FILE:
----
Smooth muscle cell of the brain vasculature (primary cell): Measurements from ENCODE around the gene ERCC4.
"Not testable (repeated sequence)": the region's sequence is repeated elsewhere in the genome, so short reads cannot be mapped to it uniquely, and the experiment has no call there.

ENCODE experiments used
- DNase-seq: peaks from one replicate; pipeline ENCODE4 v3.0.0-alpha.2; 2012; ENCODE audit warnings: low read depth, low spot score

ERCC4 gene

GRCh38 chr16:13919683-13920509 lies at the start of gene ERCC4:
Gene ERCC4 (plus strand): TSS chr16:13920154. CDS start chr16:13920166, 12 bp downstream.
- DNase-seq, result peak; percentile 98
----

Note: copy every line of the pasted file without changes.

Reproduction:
Smooth muscle cell of the brain vasculature (primary cell): Measurements from ENCODE around the gene ERCC4.
"Not testable (repeated sequence)": the region's sequence is repeated elsewhere in the genome, so short reads cannot be mapped to it uniquely, and the experiment has no call there.

ENCODE experiments used
- DNase-seq: peaks from one replicate; pipeline ENCODE4 v3.0.0-alpha.2; 2012; ENCODE audit warnings: low read depth, low spot score

ERCC4 gene

GRCh38 chr16:13919683-13920509 lies at the start of gene ERCC4:
Gene ERCC4 (plus strand): TSS chr16:13920154. CDS start chr16:13920166, 12 bp downstream.
- DNase-seq, result peak; percentile 98